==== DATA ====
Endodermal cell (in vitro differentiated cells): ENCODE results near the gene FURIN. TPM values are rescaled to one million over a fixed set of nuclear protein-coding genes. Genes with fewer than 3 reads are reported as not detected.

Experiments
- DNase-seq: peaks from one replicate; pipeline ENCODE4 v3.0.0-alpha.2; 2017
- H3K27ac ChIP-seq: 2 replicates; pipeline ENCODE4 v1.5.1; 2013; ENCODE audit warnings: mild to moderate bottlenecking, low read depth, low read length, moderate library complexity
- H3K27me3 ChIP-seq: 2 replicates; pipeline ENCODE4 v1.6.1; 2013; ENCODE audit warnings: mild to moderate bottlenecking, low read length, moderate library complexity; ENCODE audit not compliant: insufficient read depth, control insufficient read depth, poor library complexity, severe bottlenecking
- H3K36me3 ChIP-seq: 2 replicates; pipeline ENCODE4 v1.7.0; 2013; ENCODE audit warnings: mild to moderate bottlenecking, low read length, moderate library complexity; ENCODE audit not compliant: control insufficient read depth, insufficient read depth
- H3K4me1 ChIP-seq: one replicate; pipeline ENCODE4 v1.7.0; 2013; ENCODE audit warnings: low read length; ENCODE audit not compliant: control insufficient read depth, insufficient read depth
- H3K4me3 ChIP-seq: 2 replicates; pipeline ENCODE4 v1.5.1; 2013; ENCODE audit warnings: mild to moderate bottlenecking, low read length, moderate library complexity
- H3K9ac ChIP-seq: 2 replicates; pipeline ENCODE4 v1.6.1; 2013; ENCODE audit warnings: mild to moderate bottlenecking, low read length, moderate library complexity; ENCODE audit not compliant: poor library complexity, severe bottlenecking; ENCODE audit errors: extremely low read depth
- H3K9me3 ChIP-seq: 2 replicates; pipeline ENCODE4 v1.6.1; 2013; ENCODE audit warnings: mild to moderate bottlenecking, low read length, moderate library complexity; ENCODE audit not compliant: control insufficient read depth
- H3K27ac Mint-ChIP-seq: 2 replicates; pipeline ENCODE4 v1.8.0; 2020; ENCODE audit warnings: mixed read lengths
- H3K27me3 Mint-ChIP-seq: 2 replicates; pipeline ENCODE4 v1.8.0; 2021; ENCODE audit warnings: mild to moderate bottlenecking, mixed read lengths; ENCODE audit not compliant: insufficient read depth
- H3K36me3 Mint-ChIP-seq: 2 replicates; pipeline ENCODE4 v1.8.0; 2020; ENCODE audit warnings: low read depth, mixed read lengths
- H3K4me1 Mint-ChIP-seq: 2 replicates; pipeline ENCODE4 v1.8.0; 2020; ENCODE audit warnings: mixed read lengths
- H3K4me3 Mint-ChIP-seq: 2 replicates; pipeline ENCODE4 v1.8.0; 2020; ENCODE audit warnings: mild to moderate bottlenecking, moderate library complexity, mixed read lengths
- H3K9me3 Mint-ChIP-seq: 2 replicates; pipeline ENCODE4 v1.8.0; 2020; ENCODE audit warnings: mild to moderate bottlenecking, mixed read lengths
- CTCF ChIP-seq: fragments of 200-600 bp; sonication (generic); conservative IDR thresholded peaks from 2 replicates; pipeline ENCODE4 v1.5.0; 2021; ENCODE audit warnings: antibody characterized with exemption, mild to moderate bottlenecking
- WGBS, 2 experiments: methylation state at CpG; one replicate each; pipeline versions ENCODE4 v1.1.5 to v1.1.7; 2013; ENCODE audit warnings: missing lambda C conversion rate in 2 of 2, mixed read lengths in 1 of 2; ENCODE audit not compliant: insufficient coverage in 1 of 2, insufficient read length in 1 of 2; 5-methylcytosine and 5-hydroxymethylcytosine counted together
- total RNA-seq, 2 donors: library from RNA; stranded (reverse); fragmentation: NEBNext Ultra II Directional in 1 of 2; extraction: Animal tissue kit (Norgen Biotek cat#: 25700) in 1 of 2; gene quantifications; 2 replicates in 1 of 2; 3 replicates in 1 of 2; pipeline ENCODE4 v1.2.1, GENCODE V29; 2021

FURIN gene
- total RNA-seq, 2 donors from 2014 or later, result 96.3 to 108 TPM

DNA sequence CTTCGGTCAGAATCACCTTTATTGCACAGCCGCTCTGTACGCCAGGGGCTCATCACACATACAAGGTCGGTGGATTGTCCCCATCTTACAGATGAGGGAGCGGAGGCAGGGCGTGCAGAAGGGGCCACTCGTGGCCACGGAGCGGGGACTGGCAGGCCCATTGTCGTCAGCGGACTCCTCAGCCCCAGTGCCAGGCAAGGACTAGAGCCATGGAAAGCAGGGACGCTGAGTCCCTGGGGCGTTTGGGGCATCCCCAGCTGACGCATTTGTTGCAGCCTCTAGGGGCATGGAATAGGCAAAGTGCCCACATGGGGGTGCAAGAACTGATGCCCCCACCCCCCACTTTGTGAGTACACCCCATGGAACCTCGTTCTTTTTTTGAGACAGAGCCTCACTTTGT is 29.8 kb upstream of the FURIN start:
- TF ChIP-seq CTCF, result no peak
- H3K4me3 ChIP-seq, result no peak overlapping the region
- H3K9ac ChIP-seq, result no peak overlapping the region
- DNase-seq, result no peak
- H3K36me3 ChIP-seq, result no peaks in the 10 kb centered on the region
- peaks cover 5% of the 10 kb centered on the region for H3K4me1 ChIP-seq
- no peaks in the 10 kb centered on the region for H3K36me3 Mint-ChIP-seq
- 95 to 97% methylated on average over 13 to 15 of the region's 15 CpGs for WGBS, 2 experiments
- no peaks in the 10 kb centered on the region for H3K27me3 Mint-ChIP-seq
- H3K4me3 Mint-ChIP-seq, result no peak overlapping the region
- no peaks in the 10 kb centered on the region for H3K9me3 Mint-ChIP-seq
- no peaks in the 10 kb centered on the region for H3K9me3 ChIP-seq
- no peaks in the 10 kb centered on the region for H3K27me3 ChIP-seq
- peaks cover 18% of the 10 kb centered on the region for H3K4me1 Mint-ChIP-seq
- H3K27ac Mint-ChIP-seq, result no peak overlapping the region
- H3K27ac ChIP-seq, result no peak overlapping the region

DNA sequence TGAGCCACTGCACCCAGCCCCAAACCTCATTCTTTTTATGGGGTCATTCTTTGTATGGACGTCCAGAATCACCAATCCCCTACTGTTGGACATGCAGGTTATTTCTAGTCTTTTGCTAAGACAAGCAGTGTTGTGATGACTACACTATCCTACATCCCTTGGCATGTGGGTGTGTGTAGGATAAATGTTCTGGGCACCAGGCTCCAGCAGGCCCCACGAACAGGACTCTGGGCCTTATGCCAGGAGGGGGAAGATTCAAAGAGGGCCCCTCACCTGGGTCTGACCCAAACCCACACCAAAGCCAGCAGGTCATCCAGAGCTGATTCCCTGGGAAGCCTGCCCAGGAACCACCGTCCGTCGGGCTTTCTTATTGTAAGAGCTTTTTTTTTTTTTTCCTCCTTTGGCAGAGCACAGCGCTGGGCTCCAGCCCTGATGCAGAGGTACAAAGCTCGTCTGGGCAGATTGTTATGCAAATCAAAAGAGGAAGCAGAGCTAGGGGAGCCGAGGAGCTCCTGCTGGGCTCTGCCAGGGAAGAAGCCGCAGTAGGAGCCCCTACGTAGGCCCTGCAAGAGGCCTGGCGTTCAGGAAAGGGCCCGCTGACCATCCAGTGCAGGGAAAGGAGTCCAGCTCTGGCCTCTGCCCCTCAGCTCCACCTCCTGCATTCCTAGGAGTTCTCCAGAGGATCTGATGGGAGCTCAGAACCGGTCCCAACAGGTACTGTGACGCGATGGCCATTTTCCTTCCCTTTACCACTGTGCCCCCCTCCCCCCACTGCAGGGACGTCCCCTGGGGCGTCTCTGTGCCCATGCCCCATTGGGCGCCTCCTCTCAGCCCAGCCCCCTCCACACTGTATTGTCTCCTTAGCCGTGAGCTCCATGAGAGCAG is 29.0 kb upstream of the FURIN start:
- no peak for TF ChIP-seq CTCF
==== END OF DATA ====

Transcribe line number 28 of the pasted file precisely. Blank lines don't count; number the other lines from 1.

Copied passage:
- peaks cover 5% of the 10 kb centered on the region for H3K4me1 ChIP-seq